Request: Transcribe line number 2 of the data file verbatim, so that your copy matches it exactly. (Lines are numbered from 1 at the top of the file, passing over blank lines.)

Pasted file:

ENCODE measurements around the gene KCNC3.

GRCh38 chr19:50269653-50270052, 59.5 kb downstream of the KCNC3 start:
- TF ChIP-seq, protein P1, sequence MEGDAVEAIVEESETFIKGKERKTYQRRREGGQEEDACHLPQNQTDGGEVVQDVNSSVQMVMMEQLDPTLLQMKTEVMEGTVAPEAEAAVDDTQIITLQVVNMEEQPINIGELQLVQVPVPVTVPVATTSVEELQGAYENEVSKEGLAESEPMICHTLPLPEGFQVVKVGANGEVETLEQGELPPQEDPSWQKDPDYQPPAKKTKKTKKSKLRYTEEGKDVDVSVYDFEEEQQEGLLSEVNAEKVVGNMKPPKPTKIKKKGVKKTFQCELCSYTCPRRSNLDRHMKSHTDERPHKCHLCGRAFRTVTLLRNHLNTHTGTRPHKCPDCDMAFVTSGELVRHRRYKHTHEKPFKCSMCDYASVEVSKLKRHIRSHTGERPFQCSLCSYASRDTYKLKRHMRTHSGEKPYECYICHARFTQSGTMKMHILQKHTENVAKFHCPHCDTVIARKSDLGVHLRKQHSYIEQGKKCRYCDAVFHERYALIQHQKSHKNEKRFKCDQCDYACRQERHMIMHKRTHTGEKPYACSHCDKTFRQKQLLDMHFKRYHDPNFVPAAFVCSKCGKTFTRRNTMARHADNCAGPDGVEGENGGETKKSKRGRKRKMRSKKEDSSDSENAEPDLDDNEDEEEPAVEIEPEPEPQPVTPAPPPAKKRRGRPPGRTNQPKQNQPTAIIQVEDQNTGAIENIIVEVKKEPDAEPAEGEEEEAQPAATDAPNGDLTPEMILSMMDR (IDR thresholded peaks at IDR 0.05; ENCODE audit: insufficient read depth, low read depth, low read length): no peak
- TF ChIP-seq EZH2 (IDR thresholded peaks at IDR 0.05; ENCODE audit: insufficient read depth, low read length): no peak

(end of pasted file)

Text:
GRCh38 chr19:50269653-50270052, 59.5 kb downstream of the KCNC3 start: